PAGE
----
An environmental impact assessment (EIA) is commonly described as an assessment of the impact of planned activities on the environment, including impacts on biodiversity, vegetation and ecology, water, and air. An EIA can be seen as a process of identifying, predicting, and evaluating the likely environmental, socioeconomic, cultural and other impacts of a proposed project or development to define mitigation actions—not only to reduce negative impacts but also provide positive contributions to the natural environment and well-being.
NIMOS has developed Generic Environmental Assessment Guidelines as well as specific Guidelines. These Guidelines carefully explain the procedures as how they should be carried out if the Environmental Framework Law and the Environmental Regulations were in place.
The EIA process can be divided in 5 phases, namely:
NIMOS has created an EIA repository for Suriname to facilitate the public with the EIA studies that have been conducted. Click here to visit our EIA repository.
During the years NIMOS has built a lot of capacity on the level of Environmental and Social Impact Assessment, mainly through guidance and reviewing of Environmental and Social Impact Statements.
NIMOS also wants to build its capacity regarding Strategic Environmental Assessments (SEA). This because SEA’s are not regular EIA’s but are commissioned by governments for policy, programs and planning purposes. Thus, NIMOS sees for itself a very important role when it comes to SEA.
NIMOS has commissioned three SEA’s in the past, namely:
It has been years since the commissioning of the last SEA by NIMOS, but NIMOS considers to restart the process of commissioning SEA’s, to evaluate policies, programs and plans developed by the government.
According to various international organizations, SEA can be described as a set of analytical and participatory processes for systematic incorporation of environmental considerations (findings), at early stages of decision making, into policies, plans, and programs that affect natural resources. SEA evaluates at the highest strategic level, rather than at traditional project-level Environmental Impact Assessments (EIA). It fosters and provides critical systematic considerations at the sectorial, (transboundary) regional, and national levels to promote sustainability, smart growth, and pollution prevention. SEAs must incorporate the cumulative environmental impacts of multiple projects part of a development plan(s). SEA is not prescriptive but requires to be applied in the conceptual phase of development plans, an open mind, pro-activeness and most of all ongoing dialogue through all stages of project and development processes (World Bank).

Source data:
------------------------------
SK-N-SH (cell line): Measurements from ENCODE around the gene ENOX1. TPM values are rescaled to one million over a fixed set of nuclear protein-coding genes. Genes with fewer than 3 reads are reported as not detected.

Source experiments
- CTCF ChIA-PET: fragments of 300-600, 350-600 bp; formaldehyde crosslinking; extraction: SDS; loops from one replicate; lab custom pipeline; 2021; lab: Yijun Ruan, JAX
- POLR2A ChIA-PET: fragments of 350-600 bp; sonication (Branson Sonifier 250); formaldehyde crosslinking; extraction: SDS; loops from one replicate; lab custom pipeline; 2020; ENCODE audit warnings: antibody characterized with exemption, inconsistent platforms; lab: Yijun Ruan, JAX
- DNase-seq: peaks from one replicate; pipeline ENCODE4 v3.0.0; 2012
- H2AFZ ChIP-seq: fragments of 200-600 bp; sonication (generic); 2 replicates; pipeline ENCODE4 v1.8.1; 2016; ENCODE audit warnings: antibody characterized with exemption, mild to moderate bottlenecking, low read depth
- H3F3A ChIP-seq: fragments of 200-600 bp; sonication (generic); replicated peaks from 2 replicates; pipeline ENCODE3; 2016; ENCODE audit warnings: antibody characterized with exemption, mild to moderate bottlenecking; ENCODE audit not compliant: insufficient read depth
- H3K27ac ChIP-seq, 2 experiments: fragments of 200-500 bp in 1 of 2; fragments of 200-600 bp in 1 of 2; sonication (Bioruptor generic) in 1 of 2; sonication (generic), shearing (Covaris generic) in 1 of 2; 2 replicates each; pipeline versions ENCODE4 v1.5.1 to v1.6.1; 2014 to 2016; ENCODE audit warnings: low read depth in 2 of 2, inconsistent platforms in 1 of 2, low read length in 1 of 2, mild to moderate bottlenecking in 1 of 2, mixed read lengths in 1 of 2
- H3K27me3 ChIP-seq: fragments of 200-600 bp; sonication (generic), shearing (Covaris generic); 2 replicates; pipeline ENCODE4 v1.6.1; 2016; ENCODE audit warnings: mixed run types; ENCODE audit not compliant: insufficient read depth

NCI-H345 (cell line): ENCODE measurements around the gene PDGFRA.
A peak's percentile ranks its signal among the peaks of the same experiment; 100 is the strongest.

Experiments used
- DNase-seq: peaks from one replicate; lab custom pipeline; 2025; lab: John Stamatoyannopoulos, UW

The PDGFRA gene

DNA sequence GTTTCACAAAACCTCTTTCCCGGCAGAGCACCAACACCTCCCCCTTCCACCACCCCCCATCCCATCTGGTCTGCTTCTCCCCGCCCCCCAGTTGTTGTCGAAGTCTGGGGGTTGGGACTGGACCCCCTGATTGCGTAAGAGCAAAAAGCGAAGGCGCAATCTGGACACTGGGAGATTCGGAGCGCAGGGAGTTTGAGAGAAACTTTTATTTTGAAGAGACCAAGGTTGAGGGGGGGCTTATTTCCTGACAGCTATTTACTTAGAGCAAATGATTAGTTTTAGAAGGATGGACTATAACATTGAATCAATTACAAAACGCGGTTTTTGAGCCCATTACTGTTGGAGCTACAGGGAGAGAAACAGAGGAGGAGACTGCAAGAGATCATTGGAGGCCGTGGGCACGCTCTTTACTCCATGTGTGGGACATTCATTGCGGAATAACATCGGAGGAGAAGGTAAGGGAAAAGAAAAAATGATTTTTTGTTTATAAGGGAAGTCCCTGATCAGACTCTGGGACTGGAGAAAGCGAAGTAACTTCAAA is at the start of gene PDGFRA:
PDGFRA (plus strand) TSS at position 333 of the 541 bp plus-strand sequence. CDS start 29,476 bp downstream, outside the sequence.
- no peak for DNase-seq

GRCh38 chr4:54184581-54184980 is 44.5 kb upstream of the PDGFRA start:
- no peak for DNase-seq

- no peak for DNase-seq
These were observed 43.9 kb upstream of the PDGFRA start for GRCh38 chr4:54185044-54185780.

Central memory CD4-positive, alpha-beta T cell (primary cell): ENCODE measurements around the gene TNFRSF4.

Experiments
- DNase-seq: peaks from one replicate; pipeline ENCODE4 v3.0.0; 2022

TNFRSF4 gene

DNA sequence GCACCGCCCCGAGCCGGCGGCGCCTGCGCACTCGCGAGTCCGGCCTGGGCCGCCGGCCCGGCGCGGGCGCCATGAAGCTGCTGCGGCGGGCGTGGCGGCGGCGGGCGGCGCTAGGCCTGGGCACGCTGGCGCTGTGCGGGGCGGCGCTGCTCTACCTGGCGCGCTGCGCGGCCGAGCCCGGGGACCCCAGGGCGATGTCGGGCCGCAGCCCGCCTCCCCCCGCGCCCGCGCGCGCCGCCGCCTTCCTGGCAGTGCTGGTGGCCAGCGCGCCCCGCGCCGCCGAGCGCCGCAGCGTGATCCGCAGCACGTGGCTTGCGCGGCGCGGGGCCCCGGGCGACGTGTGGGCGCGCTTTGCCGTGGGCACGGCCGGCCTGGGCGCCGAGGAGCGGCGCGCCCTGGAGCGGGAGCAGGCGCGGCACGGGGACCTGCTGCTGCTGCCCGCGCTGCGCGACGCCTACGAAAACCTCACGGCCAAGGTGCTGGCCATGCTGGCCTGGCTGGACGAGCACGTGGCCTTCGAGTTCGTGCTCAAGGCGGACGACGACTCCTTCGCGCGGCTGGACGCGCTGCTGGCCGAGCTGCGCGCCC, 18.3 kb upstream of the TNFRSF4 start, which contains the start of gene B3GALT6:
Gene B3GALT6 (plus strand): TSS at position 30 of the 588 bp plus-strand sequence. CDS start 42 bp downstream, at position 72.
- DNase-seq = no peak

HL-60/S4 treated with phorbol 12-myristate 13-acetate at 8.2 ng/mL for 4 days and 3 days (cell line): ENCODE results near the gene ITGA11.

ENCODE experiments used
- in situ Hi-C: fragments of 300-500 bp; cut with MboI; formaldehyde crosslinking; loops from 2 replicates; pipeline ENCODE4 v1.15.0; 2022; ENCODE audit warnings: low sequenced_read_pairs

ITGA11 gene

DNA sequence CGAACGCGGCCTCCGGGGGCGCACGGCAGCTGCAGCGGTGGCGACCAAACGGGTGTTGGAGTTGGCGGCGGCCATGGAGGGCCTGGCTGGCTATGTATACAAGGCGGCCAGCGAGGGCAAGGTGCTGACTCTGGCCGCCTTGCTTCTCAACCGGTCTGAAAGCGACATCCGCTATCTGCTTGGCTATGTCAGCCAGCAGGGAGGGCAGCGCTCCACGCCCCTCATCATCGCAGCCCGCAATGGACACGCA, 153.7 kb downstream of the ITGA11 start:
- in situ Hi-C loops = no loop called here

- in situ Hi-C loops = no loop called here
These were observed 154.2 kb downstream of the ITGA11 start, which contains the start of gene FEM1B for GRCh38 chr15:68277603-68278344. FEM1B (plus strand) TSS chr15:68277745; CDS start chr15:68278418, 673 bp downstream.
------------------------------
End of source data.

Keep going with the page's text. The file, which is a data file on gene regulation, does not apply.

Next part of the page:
SEA can be defined as an instrument for integrating environmental considerations into policies, plans and programs, and whereby their inter-linkages with economic and social considerations are evaluated. The World Bank prefers to use the term SESA (Strategic environmental and social assessment). It is an instrument that is being increasingly applied by different international organizations, and differently by different countries.
It is applicable to a wide range of sectors (O&G, mining, coastal zone development), spatial and land-use plans, regional economic development plans often related to infrastructure, strategies and agreements such as poverty reduction strategies and free trade agreements.
SEA complements the planning process: a solid assessment of environmental and other issues (information), a well-structured public end government debate on these issues (process/dialogue), a mechanism to take the results of assessment and debate into account (influence).
SEAs have many forms and shapes, so they actually become rather tailor made to certain major projects or plans. So, it depends on context and characteristics of the planning process in a country. It could be more or less abstract (policy) or about a concrete plan. Timeframes and data availability are important, and it could regard environmental aspects alone or go deeper into the overall sustainability aspect of plans.
The three key process tasks on how to manage SEA: influence, dialogue, information.
Proven advantages of SEA: strategic information can later be used in localized or project ESIAs. SEA especially helps to understand higher-level risks, avoid mistakes, conflicts, build commitment, and smoothen the normal ESIA processes.